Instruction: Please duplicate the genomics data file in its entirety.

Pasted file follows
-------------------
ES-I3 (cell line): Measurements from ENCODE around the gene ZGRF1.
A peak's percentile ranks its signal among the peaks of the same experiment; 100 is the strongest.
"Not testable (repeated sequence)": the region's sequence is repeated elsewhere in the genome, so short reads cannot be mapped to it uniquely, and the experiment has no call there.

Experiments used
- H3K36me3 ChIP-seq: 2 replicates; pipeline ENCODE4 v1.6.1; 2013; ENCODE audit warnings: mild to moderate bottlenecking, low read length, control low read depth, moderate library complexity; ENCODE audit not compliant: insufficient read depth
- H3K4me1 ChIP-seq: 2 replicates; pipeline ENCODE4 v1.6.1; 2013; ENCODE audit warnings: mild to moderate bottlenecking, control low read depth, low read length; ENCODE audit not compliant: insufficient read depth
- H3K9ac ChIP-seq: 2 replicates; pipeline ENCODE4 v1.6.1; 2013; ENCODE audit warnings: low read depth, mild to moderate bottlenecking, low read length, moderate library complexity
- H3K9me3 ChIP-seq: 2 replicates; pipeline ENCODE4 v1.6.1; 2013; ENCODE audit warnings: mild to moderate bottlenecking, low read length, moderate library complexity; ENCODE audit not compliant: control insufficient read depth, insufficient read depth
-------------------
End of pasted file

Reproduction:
ES-I3 (cell line): Measurements from ENCODE around the gene ZGRF1.
A peak's percentile ranks its signal among the peaks of the same experiment; 100 is the strongest.
"Not testable (repeated sequence)": the region's sequence is repeated elsewhere in the genome, so short reads cannot be mapped to it uniquely, and the experiment has no call there.

Experiments used
- H3K36me3 ChIP-seq: 2 replicates; pipeline ENCODE4 v1.6.1; 2013; ENCODE audit warnings: mild to moderate bottlenecking, low read length, control low read depth, moderate library complexity; ENCODE audit not compliant: insufficient read depth
- H3K4me1 ChIP-seq: 2 replicates; pipeline ENCODE4 v1.6.1; 2013; ENCODE audit warnings: mild to moderate bottlenecking, control low read depth, low read length; ENCODE audit not compliant: insufficient read depth
- H3K9ac ChIP-seq: 2 replicates; pipeline ENCODE4 v1.6.1; 2013; ENCODE audit warnings: low read depth, mild to moderate bottlenecking, low read length, moderate library complexity
- H3K9me3 ChIP-seq: 2 replicates; pipeline ENCODE4 v1.6.1; 2013; ENCODE audit warnings: mild to moderate bottlenecking, low read length, moderate library complexity; ENCODE audit not compliant: control insufficient read depth, insufficient read depth